Covid crisis prolongs Britain’s 15-year living standards squeeze and leaves austerity in place for many public services

The Covid crisis is on track to reduce average pay packets by £1,200 a year by 2025 compared to pre-pandemic forecasts and prolong Britain’s 15-year squeeze on household incomes, according to the Resolution Foundation’s overnight analysis published today (Thursday).

Here Today, Gone Tomorrow shows that the Covid crisis is causing immense damage to the public finances and permanent damage to household finances too.

The report notes that by the middle of the decade, average wages are now on track to be £1,200 lower than forecast pre-pandemic.

The combined effects of weaker pay growth and higher unemployment will serve to prolong Britain’s living standards squeeze. Household incomes are on course to grow by just 10 per cent in the 15 years since the start of the financial crisis in 2008, compared to the 40 per cent growth seen in the 15 years running up to the crisis.

That is the backdrop to the Chancellor declining to cancel plans that will see around six million households losing over £1,000 in reduced Universal Credit next April – just when unemployment is at its highest.

Other findings on public spending from the overnight analysis include:

  • Brexit boost for some Whitehall departments… Spending increases next year have gone to the usual priorities such as health, but also to departments taking on new responsibilities post-Brexit including HMRC (up 20 per cent in cash terms) and Defra (whose budget more than doubles over two years).
  • …but austerity looms for others. Looking further ahead, £13 billion of cuts to planned spending mean it will not feel like the end of austerity for many public services.  Unprotected departments day-to-day spending will remain almost a quarter smaller in real terms per person in 2024-25 compared 2009-10.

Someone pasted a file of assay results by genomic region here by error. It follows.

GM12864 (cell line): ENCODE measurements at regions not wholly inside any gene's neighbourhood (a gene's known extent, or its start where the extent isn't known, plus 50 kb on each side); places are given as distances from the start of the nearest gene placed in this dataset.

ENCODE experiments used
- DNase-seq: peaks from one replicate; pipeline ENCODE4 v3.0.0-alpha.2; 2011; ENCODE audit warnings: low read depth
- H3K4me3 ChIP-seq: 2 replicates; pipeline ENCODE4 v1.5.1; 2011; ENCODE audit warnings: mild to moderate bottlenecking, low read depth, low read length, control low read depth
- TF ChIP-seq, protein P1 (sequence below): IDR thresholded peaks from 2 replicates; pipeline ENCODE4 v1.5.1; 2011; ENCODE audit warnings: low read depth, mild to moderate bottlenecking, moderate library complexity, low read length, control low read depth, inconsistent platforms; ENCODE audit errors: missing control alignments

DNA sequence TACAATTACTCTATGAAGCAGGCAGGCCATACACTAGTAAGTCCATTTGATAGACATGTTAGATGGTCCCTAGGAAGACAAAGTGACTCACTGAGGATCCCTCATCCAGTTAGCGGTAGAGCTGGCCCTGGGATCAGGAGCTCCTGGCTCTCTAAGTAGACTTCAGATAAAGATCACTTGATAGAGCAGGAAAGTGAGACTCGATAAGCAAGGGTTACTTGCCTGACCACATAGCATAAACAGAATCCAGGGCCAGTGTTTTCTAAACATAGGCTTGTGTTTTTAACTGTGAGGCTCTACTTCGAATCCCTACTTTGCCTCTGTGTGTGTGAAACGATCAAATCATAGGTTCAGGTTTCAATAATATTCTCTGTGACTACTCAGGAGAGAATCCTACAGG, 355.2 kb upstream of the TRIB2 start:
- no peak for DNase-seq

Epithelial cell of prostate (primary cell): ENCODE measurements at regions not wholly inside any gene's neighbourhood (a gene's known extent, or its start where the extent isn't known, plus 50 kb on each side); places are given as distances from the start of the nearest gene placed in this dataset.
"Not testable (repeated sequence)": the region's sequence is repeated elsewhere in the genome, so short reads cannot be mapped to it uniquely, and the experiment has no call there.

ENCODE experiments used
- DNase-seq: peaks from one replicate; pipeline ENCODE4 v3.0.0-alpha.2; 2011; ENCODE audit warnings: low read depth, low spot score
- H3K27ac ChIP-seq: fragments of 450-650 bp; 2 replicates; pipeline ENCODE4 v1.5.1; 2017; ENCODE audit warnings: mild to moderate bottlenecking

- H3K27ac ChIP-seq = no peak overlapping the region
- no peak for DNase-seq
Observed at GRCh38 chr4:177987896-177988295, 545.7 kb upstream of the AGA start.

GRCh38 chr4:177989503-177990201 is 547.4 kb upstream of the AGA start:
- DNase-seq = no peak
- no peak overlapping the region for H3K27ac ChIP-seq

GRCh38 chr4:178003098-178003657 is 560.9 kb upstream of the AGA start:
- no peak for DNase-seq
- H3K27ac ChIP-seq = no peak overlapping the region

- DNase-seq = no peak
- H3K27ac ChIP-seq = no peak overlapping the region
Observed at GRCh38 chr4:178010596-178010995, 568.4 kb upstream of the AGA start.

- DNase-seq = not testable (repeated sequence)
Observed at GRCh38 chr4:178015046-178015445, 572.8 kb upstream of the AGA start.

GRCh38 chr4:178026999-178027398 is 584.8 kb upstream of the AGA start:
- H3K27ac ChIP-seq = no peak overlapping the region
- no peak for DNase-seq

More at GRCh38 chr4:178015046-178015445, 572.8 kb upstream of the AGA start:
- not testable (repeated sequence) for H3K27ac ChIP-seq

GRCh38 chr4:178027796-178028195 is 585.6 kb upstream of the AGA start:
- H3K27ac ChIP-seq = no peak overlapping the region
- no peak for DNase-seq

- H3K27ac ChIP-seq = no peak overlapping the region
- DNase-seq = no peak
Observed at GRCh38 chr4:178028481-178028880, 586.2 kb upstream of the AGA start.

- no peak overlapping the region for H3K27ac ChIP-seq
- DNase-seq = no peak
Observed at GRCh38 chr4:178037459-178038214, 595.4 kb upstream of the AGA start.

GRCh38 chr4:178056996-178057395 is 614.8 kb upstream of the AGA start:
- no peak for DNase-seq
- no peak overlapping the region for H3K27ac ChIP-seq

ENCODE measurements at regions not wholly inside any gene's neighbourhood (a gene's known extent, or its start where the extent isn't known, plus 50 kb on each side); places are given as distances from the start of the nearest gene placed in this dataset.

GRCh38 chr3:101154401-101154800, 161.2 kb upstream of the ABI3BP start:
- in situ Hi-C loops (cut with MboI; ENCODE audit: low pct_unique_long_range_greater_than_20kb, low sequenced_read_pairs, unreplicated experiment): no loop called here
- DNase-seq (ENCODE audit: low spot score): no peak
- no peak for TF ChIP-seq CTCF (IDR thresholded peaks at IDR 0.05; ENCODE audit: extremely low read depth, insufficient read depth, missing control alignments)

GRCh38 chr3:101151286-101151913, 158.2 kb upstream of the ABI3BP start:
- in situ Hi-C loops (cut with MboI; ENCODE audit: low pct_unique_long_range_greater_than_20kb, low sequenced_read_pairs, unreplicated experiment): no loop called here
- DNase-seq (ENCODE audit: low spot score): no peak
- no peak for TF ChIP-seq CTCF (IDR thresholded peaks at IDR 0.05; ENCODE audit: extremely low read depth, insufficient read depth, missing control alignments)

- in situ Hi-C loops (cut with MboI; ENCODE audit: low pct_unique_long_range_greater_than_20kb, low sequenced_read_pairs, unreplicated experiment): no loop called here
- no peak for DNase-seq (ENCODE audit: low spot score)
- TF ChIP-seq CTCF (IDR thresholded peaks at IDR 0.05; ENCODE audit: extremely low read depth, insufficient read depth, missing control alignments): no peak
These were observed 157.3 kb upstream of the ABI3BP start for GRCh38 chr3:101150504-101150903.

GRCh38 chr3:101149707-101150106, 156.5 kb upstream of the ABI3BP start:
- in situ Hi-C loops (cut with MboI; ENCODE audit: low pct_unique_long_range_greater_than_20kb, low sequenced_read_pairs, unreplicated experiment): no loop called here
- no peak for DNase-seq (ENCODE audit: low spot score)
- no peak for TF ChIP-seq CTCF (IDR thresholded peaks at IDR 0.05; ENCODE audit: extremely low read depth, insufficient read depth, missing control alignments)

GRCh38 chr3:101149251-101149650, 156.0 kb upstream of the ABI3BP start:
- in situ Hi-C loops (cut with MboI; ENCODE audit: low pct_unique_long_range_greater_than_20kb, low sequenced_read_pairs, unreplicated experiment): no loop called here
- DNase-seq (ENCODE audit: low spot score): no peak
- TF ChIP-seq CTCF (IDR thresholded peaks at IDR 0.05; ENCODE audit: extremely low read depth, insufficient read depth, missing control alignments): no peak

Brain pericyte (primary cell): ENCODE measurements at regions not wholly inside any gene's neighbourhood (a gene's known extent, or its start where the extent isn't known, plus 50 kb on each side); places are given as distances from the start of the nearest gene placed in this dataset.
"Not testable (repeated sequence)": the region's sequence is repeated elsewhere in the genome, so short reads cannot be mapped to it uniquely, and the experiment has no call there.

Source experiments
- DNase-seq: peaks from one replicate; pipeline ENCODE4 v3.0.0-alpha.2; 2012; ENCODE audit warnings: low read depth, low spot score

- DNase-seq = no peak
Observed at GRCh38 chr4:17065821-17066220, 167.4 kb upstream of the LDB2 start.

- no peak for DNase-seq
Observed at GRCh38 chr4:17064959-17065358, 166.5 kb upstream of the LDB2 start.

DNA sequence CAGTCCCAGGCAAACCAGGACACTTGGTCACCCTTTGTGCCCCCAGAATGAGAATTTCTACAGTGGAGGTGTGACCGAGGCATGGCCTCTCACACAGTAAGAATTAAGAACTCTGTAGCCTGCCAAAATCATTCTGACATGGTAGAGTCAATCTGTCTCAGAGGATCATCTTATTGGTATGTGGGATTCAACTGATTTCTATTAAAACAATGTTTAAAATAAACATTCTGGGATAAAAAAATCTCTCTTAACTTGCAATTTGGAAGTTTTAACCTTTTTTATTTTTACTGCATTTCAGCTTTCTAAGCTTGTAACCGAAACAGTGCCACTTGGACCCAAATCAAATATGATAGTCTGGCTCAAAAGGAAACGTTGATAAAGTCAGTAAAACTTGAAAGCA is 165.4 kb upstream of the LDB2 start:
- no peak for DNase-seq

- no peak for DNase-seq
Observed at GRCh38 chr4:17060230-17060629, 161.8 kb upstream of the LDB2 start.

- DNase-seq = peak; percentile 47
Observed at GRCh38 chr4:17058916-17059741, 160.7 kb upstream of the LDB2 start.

• Hard-hat Britain. The Chancellor stuck to the ambitious capital spending targets set back in March. Public sector investment is still set to average 2.9 per cent of GDP over the next five years, the highest sustained level since the late-1970s.
  • Treasury takes back control of ‘levelling up’. The report warns that the highly centralised system of small grant funding means that the well-intentioned new Levelling Up Fund risks being bogged down in politics, rather than swiftly getting investment into communities.

There is no immediate pressure to set out plans for a fiscal consolidation, with the cost of servicing the Government’s debt next year set to be £20 billion less than previously expected. But once the recovery is secured, balancing the current budget by the end of the parliament will require around £27 billion of fiscal consolidation, or more if the Chancellor’s plan to avoid any permanent increase in spending post-pandemic proves impossible to stick to.

The bulk of consolidation will need to come from the tax rises that the Chancellor largely declined to mention this week, says the Foundation.

Torsten Bell, Chief Executive of the Resolution Foundation, said:

“The Covid crisis is causing immense damage to the public finances, and permanent damage to family finances too, with pay packets on track to be £1,200 a year lower than pre-pandemic expectations.

“The pandemic is just the latest of three ‘once in a lifetime’ economic shocks the UK experienced in a little over a decade, following the financial crisis and Brexit. The result is an unprecedented 15-year living standards squeeze.

“Yesterday, the Chancellor chose to ramp up his Covid spending to £335 billion. But he also quietly dialled down his spending plans beyond the crisis. For all the talk of ending austerity, its legacy will continue for many public services throughout the parliament.

“While the priority now is to support the economy, the permanent damage to the public finances mean taxes will rise in future. But which taxes those will be, like which Brexit we can expect, are questions the Chancellor left for another day.”